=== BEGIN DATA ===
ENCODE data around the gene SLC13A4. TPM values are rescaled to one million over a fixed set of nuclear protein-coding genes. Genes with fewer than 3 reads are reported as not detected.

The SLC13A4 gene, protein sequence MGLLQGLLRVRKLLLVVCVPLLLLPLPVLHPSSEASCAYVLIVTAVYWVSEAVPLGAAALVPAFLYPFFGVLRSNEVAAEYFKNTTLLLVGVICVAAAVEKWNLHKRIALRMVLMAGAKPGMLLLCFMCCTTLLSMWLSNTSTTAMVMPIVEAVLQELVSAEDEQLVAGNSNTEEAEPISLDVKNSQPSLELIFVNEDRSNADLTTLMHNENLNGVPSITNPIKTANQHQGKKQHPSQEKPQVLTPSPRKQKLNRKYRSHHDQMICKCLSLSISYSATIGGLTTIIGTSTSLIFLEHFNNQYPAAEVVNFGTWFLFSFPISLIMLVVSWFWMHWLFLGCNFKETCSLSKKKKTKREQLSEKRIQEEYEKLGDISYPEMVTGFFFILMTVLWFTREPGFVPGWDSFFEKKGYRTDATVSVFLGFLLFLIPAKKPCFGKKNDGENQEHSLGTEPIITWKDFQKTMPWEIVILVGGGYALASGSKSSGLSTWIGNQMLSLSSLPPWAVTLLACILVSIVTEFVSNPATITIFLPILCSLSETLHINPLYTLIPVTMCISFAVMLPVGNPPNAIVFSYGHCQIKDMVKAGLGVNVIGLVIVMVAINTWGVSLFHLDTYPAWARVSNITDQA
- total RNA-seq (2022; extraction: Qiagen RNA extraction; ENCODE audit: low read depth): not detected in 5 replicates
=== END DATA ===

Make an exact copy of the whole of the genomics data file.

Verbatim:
ENCODE data around the gene SLC13A4. TPM values are rescaled to one million over a fixed set of nuclear protein-coding genes. Genes with fewer than 3 reads are reported as not detected.

The SLC13A4 gene, protein sequence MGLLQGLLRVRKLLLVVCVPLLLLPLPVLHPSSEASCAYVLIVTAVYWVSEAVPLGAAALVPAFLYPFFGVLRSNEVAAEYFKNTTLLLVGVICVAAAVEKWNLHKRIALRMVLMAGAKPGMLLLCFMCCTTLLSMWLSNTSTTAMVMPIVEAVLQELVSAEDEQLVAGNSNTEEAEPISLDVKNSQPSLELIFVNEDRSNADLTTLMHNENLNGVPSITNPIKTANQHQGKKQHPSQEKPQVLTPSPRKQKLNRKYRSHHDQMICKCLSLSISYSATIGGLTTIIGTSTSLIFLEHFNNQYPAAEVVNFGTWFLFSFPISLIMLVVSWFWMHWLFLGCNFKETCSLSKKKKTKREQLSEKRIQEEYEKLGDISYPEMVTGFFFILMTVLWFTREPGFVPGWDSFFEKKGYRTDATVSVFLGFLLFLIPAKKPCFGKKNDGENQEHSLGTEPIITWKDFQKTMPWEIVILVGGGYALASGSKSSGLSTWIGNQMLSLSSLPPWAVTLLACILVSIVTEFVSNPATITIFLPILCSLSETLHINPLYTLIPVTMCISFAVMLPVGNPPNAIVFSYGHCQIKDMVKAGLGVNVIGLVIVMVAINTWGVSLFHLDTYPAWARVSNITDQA
- total RNA-seq (2022; extraction: Qiagen RNA extraction; ENCODE audit: low read depth): not detected in 5 replicates